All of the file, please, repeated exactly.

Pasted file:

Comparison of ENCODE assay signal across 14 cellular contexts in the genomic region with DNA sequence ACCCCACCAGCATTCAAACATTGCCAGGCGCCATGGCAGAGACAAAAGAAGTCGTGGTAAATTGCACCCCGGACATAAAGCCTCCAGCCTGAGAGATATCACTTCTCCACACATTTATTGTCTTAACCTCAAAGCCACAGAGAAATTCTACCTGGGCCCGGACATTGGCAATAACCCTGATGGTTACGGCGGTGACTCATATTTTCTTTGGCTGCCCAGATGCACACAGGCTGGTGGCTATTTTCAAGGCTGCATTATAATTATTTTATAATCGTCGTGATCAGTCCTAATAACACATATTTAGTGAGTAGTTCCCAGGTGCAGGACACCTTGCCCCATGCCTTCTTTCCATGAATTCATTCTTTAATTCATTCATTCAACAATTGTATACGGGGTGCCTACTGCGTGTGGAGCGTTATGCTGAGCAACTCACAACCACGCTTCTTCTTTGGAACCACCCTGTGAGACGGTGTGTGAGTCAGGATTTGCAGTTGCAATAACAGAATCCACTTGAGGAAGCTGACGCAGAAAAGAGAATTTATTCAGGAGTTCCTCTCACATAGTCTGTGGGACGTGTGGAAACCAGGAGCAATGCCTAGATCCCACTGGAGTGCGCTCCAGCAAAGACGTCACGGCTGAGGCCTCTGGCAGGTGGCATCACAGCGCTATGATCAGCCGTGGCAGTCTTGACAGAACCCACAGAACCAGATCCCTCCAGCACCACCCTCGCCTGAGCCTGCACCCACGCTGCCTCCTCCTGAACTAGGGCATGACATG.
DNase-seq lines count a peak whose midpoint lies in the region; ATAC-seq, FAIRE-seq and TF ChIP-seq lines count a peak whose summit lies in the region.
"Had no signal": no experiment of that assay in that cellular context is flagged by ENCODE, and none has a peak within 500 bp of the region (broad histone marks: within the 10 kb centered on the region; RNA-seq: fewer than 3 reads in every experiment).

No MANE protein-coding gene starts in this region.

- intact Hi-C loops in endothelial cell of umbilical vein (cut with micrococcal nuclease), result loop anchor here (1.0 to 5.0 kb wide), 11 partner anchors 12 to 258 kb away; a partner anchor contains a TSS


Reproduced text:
Comparison of ENCODE assay signal across 14 cellular contexts in the genomic region with DNA sequence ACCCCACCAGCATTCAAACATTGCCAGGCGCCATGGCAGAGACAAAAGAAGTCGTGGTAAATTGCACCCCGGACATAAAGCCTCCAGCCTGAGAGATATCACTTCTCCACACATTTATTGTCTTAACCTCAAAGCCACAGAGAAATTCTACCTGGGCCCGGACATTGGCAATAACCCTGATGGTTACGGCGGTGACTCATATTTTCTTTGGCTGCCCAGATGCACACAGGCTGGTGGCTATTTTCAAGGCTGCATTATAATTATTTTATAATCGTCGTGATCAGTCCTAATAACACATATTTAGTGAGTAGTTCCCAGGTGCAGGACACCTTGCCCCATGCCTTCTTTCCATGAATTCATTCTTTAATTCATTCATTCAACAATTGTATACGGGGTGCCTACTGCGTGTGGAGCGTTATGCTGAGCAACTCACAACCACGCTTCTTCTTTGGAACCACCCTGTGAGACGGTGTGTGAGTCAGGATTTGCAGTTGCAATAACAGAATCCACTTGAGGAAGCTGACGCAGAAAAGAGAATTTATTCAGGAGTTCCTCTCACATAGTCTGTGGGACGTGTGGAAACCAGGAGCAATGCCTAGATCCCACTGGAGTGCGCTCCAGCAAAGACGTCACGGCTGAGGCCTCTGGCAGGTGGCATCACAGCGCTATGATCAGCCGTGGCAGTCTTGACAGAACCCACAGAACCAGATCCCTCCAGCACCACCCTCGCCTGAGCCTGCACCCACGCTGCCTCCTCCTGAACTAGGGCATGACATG.
DNase-seq lines count a peak whose midpoint lies in the region; ATAC-seq, FAIRE-seq and TF ChIP-seq lines count a peak whose summit lies in the region.
"Had no signal": no experiment of that assay in that cellular context is flagged by ENCODE, and none has a peak within 500 bp of the region (broad histone marks: within the 10 kb centered on the region; RNA-seq: fewer than 3 reads in every experiment).

No MANE protein-coding gene starts in this region.

- intact Hi-C loops in endothelial cell of umbilical vein (cut with micrococcal nuclease), result loop anchor here (1.0 to 5.0 kb wide), 11 partner anchors 12 to 258 kb away; a partner anchor contains a TSS